That’s going to be done largely [through] reconfiguring all of our floors. We have 357 beds now, and to go to 260 will allow us to have really private rooms on every single floor. As we continue to combat COVID and what that normalcy brings, we want to still have that ability to cohort and have that ability to fight that battle a little bit easier with those private rooms throughout our system.

Now, the private beds themselves are not just for private pay; anybody, any resident would get that. So if they’re on Title 19, they still would. But we definitely felt this approach was in the best interest of those that we serve financially. It helps us and I think it gets us out of some of the challenges that were faced during COVID.

At Masonicare, we did a very good job at combating it through our system. But you still had restrictions that were set in place, through cohorting, that we had to navigate through and continue to navigate through. So it’s definitely been a challenge. But this new strategy that we’ve set forth, I think, will take us to that next level.

One of the other things that I will say is: Many of our existing residents within our residential living are looking for different accommodations on the skilled nursing side. We’ve really pushed very hard to bring this strategy to fruition for them, so there’s some great opportunities there.

For the financial benefits, is it on the expense side, the reimbursement side, or both?

It’s a little of both. We lose a significant amount of money on every single Medicaid resident. So, by doing this, [we] will reduce that. But, truth be told, we have our own home care company; we have our own assisted living. The market has shifted so drastically, and I think COVID is only enhancing that; people want to stay home.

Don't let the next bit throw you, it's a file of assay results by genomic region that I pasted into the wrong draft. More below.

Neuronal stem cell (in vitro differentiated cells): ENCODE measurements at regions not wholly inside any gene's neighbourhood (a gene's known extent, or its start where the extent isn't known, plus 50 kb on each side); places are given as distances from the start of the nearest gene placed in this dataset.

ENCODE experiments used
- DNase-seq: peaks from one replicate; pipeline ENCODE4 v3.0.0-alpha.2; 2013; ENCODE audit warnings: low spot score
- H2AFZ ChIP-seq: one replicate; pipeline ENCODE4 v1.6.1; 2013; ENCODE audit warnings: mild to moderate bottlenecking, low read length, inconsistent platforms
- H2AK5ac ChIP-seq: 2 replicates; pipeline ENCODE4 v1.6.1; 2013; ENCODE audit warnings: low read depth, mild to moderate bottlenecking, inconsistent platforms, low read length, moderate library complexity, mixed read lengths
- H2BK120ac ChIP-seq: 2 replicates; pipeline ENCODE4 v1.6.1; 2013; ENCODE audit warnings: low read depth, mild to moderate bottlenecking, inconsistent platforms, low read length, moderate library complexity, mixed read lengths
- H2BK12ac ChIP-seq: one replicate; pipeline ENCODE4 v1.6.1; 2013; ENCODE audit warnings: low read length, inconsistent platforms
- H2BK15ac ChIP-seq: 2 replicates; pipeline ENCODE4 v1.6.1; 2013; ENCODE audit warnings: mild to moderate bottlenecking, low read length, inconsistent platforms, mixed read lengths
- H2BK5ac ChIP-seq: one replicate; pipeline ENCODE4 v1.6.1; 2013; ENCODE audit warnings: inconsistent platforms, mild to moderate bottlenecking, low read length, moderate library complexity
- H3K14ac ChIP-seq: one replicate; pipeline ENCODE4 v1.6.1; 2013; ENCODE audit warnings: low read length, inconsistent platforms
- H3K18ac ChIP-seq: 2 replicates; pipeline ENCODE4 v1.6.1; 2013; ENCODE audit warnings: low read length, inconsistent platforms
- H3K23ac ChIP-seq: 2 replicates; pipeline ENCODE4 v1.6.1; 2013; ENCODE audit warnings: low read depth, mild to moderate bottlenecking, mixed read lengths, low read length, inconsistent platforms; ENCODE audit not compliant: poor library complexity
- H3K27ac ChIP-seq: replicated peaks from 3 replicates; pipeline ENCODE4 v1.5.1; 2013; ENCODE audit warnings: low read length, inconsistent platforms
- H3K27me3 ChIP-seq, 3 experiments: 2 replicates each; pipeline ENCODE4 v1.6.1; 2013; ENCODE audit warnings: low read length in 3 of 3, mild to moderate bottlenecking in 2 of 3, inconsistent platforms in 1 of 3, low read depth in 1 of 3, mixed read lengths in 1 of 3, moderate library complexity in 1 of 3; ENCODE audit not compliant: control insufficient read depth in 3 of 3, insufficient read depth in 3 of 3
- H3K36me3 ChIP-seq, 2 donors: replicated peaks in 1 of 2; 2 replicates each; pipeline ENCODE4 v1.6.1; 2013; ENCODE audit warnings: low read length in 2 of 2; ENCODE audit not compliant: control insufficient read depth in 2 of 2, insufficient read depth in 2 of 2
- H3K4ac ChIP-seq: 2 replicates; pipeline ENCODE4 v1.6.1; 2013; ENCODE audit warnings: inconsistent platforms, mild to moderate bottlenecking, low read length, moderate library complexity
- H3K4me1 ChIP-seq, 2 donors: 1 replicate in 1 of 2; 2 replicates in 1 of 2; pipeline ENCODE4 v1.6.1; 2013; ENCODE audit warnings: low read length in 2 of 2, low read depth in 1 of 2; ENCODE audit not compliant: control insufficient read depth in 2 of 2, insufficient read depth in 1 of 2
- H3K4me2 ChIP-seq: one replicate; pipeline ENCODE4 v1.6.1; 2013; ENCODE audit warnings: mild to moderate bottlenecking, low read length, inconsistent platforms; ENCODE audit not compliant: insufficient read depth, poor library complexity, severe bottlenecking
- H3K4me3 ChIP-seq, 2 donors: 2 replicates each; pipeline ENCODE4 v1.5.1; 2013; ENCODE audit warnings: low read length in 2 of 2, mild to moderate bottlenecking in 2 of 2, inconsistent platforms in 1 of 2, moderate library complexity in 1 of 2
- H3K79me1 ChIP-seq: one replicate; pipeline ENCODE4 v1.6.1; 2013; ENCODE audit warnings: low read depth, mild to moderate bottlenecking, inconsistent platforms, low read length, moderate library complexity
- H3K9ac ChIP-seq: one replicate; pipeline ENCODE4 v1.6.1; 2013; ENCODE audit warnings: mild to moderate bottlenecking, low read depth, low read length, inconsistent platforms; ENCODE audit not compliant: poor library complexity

We have our homemaker and companionship business that has grown exponentially because of what’s happened. We, in our strategy, realize that at our skilled nursing facility, the average lengths of stay have continued to drop, and the demand for the skilled nursing is not as robust as all of our other services — whether it be residential services, whether it be home- and community-based services — that we have focused a little bit more on enhancing.

Those are where we see the market going. I go around — or I used to before COVID, but now it’s just video — and ask a simple question: “Who wants to live in a skilled nursing facility?”

You don’t get anybody raising their hand. So if I could sit there and say: “I’m going to do everything in my power to try to keep you home as long as I can. Would you want that?” And obviously, usually, nine times out of 10, the answer is: “Yes, sign me up.”

It’s really looking at how the consumer trends have navigated us to this point. But it also allows us the ability to really push what our strategy is — recognizing all the strengths we have to really capitalize on those sides, too.

That’s a perspective that I think we need to hear more of from senior services providers — so often the different silos, like home health and nursing homes, see each other as the enemy. But COVID really exposed the benefits of being able to provide a wider range of options, both for resident care quality and for operational flexibility.

We say this quite a bit: We want to take care of you wherever you call home. And if that home is with us, fine. If that home is your home that you’ve been in for 75 years — fine, we’ll take care of you there. We want to be able to take care of you, and spread our mission of who we are as an organization, to anybody that needs these services, wherever they call home.